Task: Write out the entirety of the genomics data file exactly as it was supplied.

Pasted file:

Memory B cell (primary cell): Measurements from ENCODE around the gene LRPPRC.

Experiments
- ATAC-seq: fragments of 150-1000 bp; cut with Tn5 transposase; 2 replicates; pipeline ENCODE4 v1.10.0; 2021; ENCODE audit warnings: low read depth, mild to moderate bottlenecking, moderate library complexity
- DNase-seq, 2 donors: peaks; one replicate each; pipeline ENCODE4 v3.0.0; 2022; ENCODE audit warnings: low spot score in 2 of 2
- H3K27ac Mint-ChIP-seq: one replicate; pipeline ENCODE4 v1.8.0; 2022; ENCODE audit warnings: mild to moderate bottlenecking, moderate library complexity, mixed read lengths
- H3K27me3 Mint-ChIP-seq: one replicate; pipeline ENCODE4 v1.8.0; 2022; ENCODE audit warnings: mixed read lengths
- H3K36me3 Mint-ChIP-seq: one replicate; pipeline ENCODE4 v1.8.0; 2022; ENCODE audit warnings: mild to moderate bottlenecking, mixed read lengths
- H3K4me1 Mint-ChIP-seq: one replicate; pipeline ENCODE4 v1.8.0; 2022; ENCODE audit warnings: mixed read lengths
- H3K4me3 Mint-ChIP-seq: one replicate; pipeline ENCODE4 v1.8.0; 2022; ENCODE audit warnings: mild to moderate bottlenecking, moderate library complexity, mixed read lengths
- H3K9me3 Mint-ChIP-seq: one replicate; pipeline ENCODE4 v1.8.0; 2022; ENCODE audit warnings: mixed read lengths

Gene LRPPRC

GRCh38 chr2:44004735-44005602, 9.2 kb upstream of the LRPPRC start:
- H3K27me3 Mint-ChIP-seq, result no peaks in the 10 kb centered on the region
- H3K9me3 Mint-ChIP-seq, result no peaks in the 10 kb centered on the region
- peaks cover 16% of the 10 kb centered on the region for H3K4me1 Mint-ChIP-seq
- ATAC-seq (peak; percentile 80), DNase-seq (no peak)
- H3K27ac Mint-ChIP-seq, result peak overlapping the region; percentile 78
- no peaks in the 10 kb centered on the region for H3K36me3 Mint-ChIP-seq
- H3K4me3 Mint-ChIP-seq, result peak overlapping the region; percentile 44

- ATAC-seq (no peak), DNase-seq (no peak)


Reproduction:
Memory B cell (primary cell): Measurements from ENCODE around the gene LRPPRC.

Experiments
- ATAC-seq: fragments of 150-1000 bp; cut with Tn5 transposase; 2 replicates; pipeline ENCODE4 v1.10.0; 2021; ENCODE audit warnings: low read depth, mild to moderate bottlenecking, moderate library complexity
- DNase-seq, 2 donors: peaks; one replicate each; pipeline ENCODE4 v3.0.0; 2022; ENCODE audit warnings: low spot score in 2 of 2
- H3K27ac Mint-ChIP-seq: one replicate; pipeline ENCODE4 v1.8.0; 2022; ENCODE audit warnings: mild to moderate bottlenecking, moderate library complexity, mixed read lengths
- H3K27me3 Mint-ChIP-seq: one replicate; pipeline ENCODE4 v1.8.0; 2022; ENCODE audit warnings: mixed read lengths
- H3K36me3 Mint-ChIP-seq: one replicate; pipeline ENCODE4 v1.8.0; 2022; ENCODE audit warnings: mild to moderate bottlenecking, mixed read lengths
- H3K4me1 Mint-ChIP-seq: one replicate; pipeline ENCODE4 v1.8.0; 2022; ENCODE audit warnings: mixed read lengths
- H3K4me3 Mint-ChIP-seq: one replicate; pipeline ENCODE4 v1.8.0; 2022; ENCODE audit warnings: mild to moderate bottlenecking, moderate library complexity, mixed read lengths
- H3K9me3 Mint-ChIP-seq: one replicate; pipeline ENCODE4 v1.8.0; 2022; ENCODE audit warnings: mixed read lengths

Gene LRPPRC

GRCh38 chr2:44004735-44005602, 9.2 kb upstream of the LRPPRC start:
- H3K27me3 Mint-ChIP-seq, result no peaks in the 10 kb centered on the region
- H3K9me3 Mint-ChIP-seq, result no peaks in the 10 kb centered on the region
- peaks cover 16% of the 10 kb centered on the region for H3K4me1 Mint-ChIP-seq
- ATAC-seq (peak; percentile 80), DNase-seq (no peak)
- H3K27ac Mint-ChIP-seq, result peak overlapping the region; percentile 78
- no peaks in the 10 kb centered on the region for H3K36me3 Mint-ChIP-seq
- H3K4me3 Mint-ChIP-seq, result peak overlapping the region; percentile 44

- ATAC-seq (no peak), DNase-seq (no peak)